Ah, yes, the glorious glut of science and medicine stories on Tuesdays; even the Washington Post has its health section. And just to make one last point about the scientific journals and the stranglehold they have on how the news is reported: Despite their imperiousness, the journals want coverage of their reports, no doubt about it. Thus, not very long ago the Proceedings of the National Academy of Sciences, or PNAS, changed the day and time when it’s OK for reporters to break the code of silence about its contents to Monday evenings—the better, we reporters all assumed, to place stories in those generous Tuesday science news holes. Poor PNAS does have to sing very hard for its status; maybe you’ve heard some scientists joke that the initials mean “Post-Nature And Science,” the place you turn to for publication when the big guys have rebuffed you. (Personally, I love PNAS; there’s lots of quirky stuff inside.)
Just as I did yesterday, I’ll work my way upside down. I only have preliminary gossip about the possible changes in the rules for including children in experiments and clinical trials. Current rules require that kids be diagnosed with the condition being studied, and that participants stand a chance, however slim, of benefiting from the experimental therapy in question. Well, it seems there might be a change in the way we define “condition.” For example, there was a somewhat contentious study that looked at possible intervention programs for the siblings of juvenile delinquents. The reasoning of the researchers was that these siblings have a “condition”—a higher than average risk of becoming delinquents themselves. However, the kids had never been diagnosed with anything. So the question arose: Is it acceptable to do studies on minors who are at a small risk of a “condition”—juvenile delinquency—before they have the condition, or any particular brand-name at all?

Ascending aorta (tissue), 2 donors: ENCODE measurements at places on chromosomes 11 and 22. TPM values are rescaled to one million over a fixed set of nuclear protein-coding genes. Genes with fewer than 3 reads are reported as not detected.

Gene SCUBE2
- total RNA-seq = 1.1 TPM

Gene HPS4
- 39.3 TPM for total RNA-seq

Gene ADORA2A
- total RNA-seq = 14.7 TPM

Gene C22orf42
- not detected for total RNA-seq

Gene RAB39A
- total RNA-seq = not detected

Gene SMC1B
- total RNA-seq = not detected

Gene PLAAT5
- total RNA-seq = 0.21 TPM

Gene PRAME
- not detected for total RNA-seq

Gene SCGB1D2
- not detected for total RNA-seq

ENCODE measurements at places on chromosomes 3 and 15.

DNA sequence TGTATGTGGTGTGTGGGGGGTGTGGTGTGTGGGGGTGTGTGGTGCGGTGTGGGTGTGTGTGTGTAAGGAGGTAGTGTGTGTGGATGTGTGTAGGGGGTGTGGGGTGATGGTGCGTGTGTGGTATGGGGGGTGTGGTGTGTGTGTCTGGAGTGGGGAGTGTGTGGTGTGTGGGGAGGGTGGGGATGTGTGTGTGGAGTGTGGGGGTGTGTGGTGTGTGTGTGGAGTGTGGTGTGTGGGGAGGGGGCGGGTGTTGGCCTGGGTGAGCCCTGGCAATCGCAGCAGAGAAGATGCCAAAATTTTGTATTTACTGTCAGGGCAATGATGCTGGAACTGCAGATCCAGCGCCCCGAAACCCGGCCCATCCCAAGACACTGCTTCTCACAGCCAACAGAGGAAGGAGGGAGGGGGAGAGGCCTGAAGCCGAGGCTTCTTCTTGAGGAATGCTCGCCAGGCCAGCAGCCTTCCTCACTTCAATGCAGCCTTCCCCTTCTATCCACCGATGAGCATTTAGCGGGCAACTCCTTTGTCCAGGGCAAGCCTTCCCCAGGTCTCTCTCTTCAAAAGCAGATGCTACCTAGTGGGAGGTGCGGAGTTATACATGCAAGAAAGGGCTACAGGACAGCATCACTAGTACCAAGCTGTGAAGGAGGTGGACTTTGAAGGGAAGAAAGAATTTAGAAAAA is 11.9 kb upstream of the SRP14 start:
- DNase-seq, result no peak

Apparently the advisory panel to the Human Research Protection Agency thinks the answer is yes. Moreover, it has even considered the idea that childhood and adolescence are themselves “conditions.” That a kid’s very kid-ness puts him or her at comparatively greater risk of all sorts of things. What happens when you’re a kid resonates throughout your life. This goes for things like obesity, too. Early-onset obesity is a much greater threat to one’s health and prospects than late-onset obesity. Which means that it’s more imperative to intervene if a kid is fat than if an adult is, although, as you pointed out, weight loss decreases blood pressure and the risk of diabetes and heart attacks in anybody, young or old.
Anyway, I started mulling over this notion that childhood is a condition. And though at first I rejected the idea with a snort—once again, the psycho-medical community trying to medicalize everything!—I realized there’s something to it. Almost anything bad that can happen to you as an adult is worse if it happens when you’re a kid. You’re vulnerable; you’re at risk. I have to remind myself of this all the time with my own Kindergarten-age daughter. I can’t say to her all the flip, snarky things that come to mind. I have to hold them back and save them for … my mother! Of course, it’s an entirely different matter whether the vulnerability of children means they should be treated and diagnosed at the slightest opportunity or enrolled in a trial that could leave little scars of its own. Because as you know, I’m a medico-phobe.
When did the Times decide it was acceptable to use the term “fat people”? I’m not sure, but I do know that the paper sometimes frowns on euphemism, but also tends to let the people with the condition call the shots. So if somebody is in a wheelchair, we say the person “uses a wheelchair,” rather than is “confined to a wheelchair.” The National Association to Advance Fat Acceptance uses the term “fat people” itself.
But still, I wouldn’t call an obese kid Fatso.